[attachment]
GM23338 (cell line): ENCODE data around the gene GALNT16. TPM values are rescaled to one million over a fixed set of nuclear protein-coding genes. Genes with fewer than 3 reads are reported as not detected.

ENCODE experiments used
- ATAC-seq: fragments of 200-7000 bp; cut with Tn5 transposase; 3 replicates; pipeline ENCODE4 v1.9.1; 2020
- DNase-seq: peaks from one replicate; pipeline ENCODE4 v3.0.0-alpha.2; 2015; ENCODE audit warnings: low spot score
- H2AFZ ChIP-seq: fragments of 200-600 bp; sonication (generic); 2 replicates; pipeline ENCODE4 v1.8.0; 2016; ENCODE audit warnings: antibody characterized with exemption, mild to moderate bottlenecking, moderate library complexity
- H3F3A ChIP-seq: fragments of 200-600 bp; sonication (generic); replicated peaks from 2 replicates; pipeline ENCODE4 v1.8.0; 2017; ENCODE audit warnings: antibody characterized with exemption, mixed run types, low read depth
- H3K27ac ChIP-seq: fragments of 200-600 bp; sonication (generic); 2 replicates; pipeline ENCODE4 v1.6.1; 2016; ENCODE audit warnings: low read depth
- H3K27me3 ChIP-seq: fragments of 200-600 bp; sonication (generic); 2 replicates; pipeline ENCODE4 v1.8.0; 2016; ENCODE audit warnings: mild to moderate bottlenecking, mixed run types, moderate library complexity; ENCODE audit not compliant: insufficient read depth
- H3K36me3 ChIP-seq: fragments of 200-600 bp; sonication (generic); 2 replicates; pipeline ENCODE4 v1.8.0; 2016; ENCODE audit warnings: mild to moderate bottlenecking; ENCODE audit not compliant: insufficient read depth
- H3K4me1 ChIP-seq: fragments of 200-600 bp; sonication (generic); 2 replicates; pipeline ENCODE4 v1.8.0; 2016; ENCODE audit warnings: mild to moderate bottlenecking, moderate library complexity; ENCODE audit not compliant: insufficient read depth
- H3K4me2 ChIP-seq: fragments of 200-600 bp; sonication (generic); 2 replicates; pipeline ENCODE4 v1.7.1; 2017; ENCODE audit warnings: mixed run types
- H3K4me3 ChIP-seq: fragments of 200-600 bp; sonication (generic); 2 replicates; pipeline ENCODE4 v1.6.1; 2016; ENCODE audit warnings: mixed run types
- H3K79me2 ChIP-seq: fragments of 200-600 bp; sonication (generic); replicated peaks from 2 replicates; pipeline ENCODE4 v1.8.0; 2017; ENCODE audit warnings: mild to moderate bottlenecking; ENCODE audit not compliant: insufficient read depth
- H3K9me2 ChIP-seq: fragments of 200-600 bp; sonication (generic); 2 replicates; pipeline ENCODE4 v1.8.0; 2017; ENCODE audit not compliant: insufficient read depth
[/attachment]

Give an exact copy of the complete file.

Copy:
GM23338 (cell line): ENCODE data around the gene GALNT16. TPM values are rescaled to one million over a fixed set of nuclear protein-coding genes. Genes with fewer than 3 reads are reported as not detected.

ENCODE experiments used
- ATAC-seq: fragments of 200-7000 bp; cut with Tn5 transposase; 3 replicates; pipeline ENCODE4 v1.9.1; 2020
- DNase-seq: peaks from one replicate; pipeline ENCODE4 v3.0.0-alpha.2; 2015; ENCODE audit warnings: low spot score
- H2AFZ ChIP-seq: fragments of 200-600 bp; sonication (generic); 2 replicates; pipeline ENCODE4 v1.8.0; 2016; ENCODE audit warnings: antibody characterized with exemption, mild to moderate bottlenecking, moderate library complexity
- H3F3A ChIP-seq: fragments of 200-600 bp; sonication (generic); replicated peaks from 2 replicates; pipeline ENCODE4 v1.8.0; 2017; ENCODE audit warnings: antibody characterized with exemption, mixed run types, low read depth
- H3K27ac ChIP-seq: fragments of 200-600 bp; sonication (generic); 2 replicates; pipeline ENCODE4 v1.6.1; 2016; ENCODE audit warnings: low read depth
- H3K27me3 ChIP-seq: fragments of 200-600 bp; sonication (generic); 2 replicates; pipeline ENCODE4 v1.8.0; 2016; ENCODE audit warnings: mild to moderate bottlenecking, mixed run types, moderate library complexity; ENCODE audit not compliant: insufficient read depth
- H3K36me3 ChIP-seq: fragments of 200-600 bp; sonication (generic); 2 replicates; pipeline ENCODE4 v1.8.0; 2016; ENCODE audit warnings: mild to moderate bottlenecking; ENCODE audit not compliant: insufficient read depth
- H3K4me1 ChIP-seq: fragments of 200-600 bp; sonication (generic); 2 replicates; pipeline ENCODE4 v1.8.0; 2016; ENCODE audit warnings: mild to moderate bottlenecking, moderate library complexity; ENCODE audit not compliant: insufficient read depth
- H3K4me2 ChIP-seq: fragments of 200-600 bp; sonication (generic); 2 replicates; pipeline ENCODE4 v1.7.1; 2017; ENCODE audit warnings: mixed run types
- H3K4me3 ChIP-seq: fragments of 200-600 bp; sonication (generic); 2 replicates; pipeline ENCODE4 v1.6.1; 2016; ENCODE audit warnings: mixed run types
- H3K79me2 ChIP-seq: fragments of 200-600 bp; sonication (generic); replicated peaks from 2 replicates; pipeline ENCODE4 v1.8.0; 2017; ENCODE audit warnings: mild to moderate bottlenecking; ENCODE audit not compliant: insufficient read depth
- H3K9me2 ChIP-seq: fragments of 200-600 bp; sonication (generic); 2 replicates; pipeline ENCODE4 v1.8.0; 2017; ENCODE audit not compliant: insufficient read depth